“This is an opportunity for Iowa State to show industry that you can create larger 3D-printed models, and you can do it with recyclable materials at a much lower cost,” said Carole Custer, university marketing director. “This is research that impacts the building industry, architecture industry and design industry.”

More than 130 volunteers will help at the ISU exhibit throughout the fair, including College of Design representatives who can give insight into the IM_RU2 pavilion, the college and its seven departments.

Volunteers are also glad to help fairgoers with broader questions about Iowa State, or direct them to resources on campus. Coaches, athletes, deans and senior administrators will be at the ISU exhibit at times throughout the fair, as will ISU President Wendy Wintersteen.

Cyclone swag and a chance to meet Cy

Iowa State’s fair exhibit includes not only IM_RU2 but the ISU Book Store. Fairgoers can expect a wide variety of Iowa State merchandise, gifts and apparel, including new, brightly colored T-shirts in sizes from newborn to adult.

Visitors can see athletic trophies from the past year and receive a temporary Iowa State tattoo, as well as football posters, magnets and key tags showing the football schedule. They can also enter ticket drawings for Iowa State Center productions, football and volleyball games and gift cards to the ISU Book Store. Five winners will be announced daily.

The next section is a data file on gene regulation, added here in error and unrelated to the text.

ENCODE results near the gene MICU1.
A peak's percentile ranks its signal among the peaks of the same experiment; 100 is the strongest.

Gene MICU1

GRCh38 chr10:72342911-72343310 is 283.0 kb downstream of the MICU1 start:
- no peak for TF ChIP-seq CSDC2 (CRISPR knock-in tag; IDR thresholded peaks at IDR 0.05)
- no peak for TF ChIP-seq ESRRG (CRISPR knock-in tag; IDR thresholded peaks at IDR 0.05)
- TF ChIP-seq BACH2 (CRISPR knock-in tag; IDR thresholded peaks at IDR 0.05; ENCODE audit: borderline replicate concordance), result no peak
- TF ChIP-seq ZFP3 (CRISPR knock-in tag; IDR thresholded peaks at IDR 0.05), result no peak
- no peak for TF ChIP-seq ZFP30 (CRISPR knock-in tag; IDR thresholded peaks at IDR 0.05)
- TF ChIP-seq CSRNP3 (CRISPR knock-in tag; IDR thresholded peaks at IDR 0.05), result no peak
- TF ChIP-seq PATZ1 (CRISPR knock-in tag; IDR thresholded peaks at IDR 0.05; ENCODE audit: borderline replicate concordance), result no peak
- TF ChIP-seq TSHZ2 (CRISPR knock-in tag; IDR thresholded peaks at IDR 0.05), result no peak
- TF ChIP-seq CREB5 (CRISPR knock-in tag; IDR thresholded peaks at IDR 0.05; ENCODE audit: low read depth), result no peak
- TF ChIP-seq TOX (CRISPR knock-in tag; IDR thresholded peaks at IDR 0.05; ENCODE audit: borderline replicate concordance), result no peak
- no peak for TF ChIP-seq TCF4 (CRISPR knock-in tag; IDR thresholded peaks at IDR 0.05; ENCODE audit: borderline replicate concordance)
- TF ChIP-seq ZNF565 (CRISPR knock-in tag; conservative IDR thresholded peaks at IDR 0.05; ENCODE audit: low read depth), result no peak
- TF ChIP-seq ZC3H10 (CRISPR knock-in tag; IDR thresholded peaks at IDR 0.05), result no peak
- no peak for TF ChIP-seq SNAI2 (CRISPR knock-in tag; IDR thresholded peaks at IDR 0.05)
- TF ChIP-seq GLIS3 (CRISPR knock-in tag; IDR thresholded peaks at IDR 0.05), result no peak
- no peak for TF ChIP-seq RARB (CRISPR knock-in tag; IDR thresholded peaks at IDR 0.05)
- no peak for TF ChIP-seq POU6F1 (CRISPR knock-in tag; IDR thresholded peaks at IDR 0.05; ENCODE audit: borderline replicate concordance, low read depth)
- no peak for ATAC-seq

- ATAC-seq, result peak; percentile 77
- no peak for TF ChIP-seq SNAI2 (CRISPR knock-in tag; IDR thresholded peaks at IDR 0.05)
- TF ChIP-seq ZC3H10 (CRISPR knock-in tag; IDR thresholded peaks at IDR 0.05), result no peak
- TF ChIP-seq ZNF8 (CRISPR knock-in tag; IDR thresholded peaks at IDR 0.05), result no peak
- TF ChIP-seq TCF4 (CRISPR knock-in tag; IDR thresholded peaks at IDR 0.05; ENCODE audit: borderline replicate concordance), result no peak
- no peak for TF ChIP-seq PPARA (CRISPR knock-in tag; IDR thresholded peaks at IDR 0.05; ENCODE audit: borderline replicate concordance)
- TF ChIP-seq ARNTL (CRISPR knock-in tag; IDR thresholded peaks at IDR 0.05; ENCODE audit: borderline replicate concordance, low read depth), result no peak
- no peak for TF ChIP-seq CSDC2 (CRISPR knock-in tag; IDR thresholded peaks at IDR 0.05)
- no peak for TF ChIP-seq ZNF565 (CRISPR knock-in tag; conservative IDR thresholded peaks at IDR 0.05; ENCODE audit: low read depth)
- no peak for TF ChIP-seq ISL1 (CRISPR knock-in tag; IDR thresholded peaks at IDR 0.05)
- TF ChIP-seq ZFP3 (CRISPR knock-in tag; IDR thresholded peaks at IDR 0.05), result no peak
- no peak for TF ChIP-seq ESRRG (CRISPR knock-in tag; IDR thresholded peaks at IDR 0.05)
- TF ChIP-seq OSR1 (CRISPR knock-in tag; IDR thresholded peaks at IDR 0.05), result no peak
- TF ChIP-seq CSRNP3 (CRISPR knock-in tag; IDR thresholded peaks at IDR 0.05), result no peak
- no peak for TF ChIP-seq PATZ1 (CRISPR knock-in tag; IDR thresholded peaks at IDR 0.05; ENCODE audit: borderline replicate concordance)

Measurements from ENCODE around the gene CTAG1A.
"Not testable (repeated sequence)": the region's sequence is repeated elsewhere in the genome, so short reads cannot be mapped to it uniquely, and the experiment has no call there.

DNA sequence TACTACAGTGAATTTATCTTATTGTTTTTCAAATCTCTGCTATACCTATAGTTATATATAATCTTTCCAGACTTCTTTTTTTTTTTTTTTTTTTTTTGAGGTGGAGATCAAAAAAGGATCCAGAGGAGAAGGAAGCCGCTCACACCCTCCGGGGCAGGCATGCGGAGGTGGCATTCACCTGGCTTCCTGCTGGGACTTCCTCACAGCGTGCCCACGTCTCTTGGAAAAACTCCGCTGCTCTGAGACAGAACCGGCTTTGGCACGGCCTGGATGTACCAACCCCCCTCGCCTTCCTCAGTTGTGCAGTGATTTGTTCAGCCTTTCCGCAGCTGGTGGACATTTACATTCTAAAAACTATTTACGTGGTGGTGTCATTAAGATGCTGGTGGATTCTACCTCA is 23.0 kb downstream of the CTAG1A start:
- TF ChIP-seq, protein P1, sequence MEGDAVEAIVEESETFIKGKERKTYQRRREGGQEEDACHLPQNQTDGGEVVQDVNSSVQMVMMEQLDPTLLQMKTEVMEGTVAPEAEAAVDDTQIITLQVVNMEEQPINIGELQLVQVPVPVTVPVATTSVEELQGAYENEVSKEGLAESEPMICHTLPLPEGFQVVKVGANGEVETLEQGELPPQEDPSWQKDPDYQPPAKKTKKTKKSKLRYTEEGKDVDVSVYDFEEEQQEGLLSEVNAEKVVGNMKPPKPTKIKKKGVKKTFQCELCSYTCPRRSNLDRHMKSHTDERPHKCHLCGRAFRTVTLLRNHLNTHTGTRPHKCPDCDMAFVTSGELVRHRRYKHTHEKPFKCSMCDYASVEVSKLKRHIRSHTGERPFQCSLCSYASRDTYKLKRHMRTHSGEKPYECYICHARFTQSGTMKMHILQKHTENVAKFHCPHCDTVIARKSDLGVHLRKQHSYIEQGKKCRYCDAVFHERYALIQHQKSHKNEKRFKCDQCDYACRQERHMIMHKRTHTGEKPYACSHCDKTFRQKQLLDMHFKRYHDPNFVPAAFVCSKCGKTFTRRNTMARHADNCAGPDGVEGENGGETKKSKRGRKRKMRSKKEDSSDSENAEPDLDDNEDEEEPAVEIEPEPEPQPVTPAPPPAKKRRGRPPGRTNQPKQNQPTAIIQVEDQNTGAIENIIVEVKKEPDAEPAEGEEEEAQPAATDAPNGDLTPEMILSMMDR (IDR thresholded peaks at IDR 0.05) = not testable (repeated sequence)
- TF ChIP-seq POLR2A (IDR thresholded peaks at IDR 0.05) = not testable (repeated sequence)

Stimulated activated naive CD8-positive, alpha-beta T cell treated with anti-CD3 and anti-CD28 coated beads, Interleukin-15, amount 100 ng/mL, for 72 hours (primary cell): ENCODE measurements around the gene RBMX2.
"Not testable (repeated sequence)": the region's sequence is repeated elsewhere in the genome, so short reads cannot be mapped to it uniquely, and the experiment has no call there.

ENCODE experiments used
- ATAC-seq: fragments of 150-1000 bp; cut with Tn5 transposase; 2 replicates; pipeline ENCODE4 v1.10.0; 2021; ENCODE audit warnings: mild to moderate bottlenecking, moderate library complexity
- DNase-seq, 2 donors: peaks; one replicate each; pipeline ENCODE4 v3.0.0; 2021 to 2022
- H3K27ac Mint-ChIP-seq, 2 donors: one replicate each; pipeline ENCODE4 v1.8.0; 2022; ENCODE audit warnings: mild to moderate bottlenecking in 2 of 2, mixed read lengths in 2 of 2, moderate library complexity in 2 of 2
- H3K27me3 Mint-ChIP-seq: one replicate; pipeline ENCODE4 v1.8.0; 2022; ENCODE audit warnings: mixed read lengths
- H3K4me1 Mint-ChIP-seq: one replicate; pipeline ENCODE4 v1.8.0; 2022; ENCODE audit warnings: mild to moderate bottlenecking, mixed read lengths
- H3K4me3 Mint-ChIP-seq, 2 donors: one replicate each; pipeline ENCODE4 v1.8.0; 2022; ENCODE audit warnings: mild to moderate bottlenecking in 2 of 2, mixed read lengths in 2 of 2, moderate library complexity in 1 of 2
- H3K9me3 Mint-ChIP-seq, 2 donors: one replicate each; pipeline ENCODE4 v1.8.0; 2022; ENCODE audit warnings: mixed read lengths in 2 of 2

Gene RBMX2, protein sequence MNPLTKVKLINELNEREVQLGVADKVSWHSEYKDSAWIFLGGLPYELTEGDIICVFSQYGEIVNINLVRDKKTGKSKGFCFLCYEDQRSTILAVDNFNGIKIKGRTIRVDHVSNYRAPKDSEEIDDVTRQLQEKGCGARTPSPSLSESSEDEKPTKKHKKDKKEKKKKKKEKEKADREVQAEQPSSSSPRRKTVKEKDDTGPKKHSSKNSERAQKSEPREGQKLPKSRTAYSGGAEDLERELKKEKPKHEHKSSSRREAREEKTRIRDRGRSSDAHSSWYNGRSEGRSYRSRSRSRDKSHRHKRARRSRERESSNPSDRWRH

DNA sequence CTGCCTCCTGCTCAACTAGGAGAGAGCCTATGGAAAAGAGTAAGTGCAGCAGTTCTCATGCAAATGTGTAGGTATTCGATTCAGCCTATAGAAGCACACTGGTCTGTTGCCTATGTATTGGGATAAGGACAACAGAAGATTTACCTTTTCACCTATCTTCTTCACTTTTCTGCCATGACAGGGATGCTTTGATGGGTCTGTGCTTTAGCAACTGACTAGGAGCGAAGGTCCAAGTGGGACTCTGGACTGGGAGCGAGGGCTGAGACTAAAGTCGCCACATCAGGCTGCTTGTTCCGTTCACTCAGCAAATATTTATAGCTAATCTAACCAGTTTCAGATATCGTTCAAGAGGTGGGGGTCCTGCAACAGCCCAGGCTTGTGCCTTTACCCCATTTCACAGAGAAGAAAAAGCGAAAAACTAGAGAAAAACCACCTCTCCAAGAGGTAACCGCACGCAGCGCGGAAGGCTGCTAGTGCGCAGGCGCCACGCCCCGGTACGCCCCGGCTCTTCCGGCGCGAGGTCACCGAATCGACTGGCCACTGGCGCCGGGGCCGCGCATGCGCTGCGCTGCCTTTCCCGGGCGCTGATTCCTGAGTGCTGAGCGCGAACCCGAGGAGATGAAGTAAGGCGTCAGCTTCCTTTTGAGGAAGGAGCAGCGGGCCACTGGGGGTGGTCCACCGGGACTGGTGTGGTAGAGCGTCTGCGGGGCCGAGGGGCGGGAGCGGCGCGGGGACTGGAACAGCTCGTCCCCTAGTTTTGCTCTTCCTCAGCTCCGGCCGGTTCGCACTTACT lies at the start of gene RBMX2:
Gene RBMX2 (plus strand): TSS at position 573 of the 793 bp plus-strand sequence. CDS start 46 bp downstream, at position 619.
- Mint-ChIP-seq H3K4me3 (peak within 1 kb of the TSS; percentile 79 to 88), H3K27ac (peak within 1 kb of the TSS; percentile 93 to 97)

State fair pavilion deconstruction

Architecture graduate student Tom Goetz, left, Computation and
Construction Lab associate Erin Hunt and architecture student
Tuyen Le deconstruct the IM_RU2 pavilion in order to transport
it to the Iowa State Fair. Photo by Christopher Gannon. Larger

Cy will make special appearances at the Varied Industries Building on Saturday, Aug. 11, and Friday, Aug. 17, thanks to a partnership between Iowa State and the Iowa Farm Bureau. Cy will bounce between the two exhibits both days. He will be accompanied by members of the ISU Spirit Squad.

Fulfilling land-grant mission through 4-H, Extension and Outreach

During 4-H Day on the Concourse, Friday, Aug. 10, Cy will stomp grapes with ISU horticulturist Mike White, who oversees the fair’s daily grape stomp at Grandfather’s Barn. ISU Extension and Outreach will be outside the Administration Building on 4-H Day handing out sunscreen sticks and visiting with fairgoers.

The state fair would be incomplete without 4-H, headquartered at Iowa State and available in all 99 counties through ISU Extension and Outreach. 4-H’ers will have 4,500 contest entries on display in the 4-H Exhibits Building, as well as 5,000 livestock entries at various venues. Throughout the fair, the College of Agriculture and Life Sciences and College of Liberal Arts and Sciences will award scholarships to selected 4-H’ers.

Animals and the Cyclones who care for them

The College of Veterinary Medicine will again play an important role at the state fair, with Dr. Troy Brick, assistant professor of veterinary diagnostic and production animal medicine; and Dr. Adam Copeland, food animal resident in veterinary field services, serving as the state fair veterinarians, overseeing the health of all animals at the fair.

Elizabeth Brehm, Dawson LaBorde, Parker Robison and Holly Salzbrenner, all fourth-year veterinary medicine students, will assist the veterinarians. Several other veterinary medicine students will assist with 4-H and the Future Farmers of America sheep check-in.